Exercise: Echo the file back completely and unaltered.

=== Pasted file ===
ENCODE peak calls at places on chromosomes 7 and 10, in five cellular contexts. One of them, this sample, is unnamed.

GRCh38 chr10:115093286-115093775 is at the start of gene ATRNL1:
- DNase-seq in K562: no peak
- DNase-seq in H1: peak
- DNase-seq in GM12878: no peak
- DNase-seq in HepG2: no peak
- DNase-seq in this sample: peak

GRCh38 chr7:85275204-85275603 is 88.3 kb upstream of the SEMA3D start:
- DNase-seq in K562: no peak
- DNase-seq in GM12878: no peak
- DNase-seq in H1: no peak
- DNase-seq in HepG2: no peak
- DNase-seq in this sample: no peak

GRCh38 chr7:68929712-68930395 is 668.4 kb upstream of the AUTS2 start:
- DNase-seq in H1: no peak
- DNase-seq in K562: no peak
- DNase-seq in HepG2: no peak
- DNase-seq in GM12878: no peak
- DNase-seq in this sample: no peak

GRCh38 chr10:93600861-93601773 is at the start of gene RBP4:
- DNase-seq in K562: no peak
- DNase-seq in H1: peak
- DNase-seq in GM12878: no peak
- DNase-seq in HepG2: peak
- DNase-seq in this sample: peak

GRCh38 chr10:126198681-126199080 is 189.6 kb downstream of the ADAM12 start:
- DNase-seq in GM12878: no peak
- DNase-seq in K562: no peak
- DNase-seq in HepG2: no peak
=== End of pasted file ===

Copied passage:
ENCODE peak calls at places on chromosomes 7 and 10, in five cellular contexts. One of them, this sample, is unnamed.

GRCh38 chr10:115093286-115093775 is at the start of gene ATRNL1:
- DNase-seq in K562: no peak
- DNase-seq in H1: peak
- DNase-seq in GM12878: no peak
- DNase-seq in HepG2: no peak
- DNase-seq in this sample: peak

GRCh38 chr7:85275204-85275603 is 88.3 kb upstream of the SEMA3D start:
- DNase-seq in K562: no peak
- DNase-seq in GM12878: no peak
- DNase-seq in H1: no peak
- DNase-seq in HepG2: no peak
- DNase-seq in this sample: no peak

GRCh38 chr7:68929712-68930395 is 668.4 kb upstream of the AUTS2 start:
- DNase-seq in H1: no peak
- DNase-seq in K562: no peak
- DNase-seq in HepG2: no peak
- DNase-seq in GM12878: no peak
- DNase-seq in this sample: no peak

GRCh38 chr10:93600861-93601773 is at the start of gene RBP4:
- DNase-seq in K562: no peak
- DNase-seq in H1: peak
- DNase-seq in GM12878: no peak
- DNase-seq in HepG2: peak
- DNase-seq in this sample: peak

GRCh38 chr10:126198681-126199080 is 189.6 kb downstream of the ADAM12 start:
- DNase-seq in GM12878: no peak
- DNase-seq in K562: no peak
- DNase-seq in HepG2: no peak